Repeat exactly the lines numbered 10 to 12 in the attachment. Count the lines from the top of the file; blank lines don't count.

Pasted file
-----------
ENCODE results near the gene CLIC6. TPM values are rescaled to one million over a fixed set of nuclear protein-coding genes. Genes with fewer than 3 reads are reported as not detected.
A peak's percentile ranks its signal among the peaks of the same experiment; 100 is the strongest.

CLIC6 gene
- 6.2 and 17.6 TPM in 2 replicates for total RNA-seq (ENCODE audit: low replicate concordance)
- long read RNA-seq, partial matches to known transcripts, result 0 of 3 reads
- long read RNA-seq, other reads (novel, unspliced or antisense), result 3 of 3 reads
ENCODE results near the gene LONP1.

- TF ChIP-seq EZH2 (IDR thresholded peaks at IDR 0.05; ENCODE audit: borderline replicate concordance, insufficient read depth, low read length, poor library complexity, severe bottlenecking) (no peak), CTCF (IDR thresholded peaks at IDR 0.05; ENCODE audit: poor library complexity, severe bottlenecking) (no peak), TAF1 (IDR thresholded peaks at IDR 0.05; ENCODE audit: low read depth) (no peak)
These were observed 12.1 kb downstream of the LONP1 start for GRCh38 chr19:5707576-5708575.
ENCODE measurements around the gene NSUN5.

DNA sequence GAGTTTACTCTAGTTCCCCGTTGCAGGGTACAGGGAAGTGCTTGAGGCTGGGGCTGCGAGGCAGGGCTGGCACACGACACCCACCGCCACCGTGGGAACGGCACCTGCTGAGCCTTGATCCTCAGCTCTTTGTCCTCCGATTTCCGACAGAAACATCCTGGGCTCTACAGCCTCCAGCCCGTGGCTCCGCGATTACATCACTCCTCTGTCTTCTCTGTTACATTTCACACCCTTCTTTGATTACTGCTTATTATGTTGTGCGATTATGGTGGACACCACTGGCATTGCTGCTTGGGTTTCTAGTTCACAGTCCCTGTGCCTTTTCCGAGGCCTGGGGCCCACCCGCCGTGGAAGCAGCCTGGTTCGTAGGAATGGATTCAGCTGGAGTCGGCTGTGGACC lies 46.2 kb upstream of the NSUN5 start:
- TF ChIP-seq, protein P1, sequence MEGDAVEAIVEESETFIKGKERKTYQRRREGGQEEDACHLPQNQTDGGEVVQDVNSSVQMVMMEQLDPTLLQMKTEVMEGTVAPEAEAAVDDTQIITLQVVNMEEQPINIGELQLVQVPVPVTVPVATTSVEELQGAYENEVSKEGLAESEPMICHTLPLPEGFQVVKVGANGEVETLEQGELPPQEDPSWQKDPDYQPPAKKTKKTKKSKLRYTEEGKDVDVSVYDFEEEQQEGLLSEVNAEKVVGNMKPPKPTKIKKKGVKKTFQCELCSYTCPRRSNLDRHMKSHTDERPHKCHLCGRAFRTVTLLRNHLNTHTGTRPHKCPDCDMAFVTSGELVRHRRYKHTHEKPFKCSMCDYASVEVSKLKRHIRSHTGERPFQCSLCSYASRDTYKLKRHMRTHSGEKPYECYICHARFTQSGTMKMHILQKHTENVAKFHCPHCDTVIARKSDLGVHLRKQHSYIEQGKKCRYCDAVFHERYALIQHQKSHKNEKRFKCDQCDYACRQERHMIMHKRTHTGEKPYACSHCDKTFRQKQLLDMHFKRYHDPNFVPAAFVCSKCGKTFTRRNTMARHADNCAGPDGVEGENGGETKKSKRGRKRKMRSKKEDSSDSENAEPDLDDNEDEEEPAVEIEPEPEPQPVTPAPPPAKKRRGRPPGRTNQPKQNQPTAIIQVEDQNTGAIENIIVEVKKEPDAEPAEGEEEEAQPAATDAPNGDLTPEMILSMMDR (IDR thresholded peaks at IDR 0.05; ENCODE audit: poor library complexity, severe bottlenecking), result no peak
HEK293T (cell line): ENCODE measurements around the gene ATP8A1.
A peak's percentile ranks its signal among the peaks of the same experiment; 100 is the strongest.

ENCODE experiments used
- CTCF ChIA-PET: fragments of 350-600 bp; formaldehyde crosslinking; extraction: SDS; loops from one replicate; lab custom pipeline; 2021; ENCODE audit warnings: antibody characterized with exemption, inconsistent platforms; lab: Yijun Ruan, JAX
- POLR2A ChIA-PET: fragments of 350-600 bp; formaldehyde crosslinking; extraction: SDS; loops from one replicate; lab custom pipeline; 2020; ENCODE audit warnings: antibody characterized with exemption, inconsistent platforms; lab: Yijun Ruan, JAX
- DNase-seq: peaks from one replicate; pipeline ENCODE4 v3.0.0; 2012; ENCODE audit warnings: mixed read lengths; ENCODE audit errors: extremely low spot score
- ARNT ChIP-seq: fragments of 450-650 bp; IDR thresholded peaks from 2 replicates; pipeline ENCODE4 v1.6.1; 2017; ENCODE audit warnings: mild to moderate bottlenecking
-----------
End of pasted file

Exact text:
ENCODE measurements around the gene NSUN5.

DNA sequence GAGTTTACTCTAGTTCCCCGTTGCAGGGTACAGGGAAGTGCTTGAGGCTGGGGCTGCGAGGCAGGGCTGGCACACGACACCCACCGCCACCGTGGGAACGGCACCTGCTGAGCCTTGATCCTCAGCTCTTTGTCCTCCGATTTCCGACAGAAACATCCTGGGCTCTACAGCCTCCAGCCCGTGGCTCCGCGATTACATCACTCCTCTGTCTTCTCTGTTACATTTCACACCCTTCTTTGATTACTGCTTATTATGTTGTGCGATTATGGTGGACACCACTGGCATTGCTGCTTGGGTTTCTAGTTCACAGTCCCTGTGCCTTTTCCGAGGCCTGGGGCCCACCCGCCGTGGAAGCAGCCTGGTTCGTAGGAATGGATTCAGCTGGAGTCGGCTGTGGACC lies 46.2 kb upstream of the NSUN5 start:
- TF ChIP-seq, protein P1, sequence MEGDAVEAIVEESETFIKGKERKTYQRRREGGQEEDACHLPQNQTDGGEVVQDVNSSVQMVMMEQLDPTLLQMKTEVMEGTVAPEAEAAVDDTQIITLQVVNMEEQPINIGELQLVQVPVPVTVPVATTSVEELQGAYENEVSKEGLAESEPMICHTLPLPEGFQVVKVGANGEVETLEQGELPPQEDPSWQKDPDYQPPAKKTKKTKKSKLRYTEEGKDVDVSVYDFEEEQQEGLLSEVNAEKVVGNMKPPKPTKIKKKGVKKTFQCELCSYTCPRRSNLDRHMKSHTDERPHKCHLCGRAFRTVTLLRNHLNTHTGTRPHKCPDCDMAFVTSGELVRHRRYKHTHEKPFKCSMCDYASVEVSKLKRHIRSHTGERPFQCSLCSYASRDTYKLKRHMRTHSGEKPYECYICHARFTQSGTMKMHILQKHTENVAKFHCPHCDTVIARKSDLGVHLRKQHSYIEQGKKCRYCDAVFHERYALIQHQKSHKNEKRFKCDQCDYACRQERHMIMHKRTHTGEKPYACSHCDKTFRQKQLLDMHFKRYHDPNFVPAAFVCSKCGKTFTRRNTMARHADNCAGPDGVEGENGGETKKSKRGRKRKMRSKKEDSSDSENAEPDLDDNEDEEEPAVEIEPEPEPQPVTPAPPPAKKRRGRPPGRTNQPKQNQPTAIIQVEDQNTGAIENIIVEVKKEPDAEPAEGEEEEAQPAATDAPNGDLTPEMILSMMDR (IDR thresholded peaks at IDR 0.05; ENCODE audit: poor library complexity, severe bottlenecking), result no peak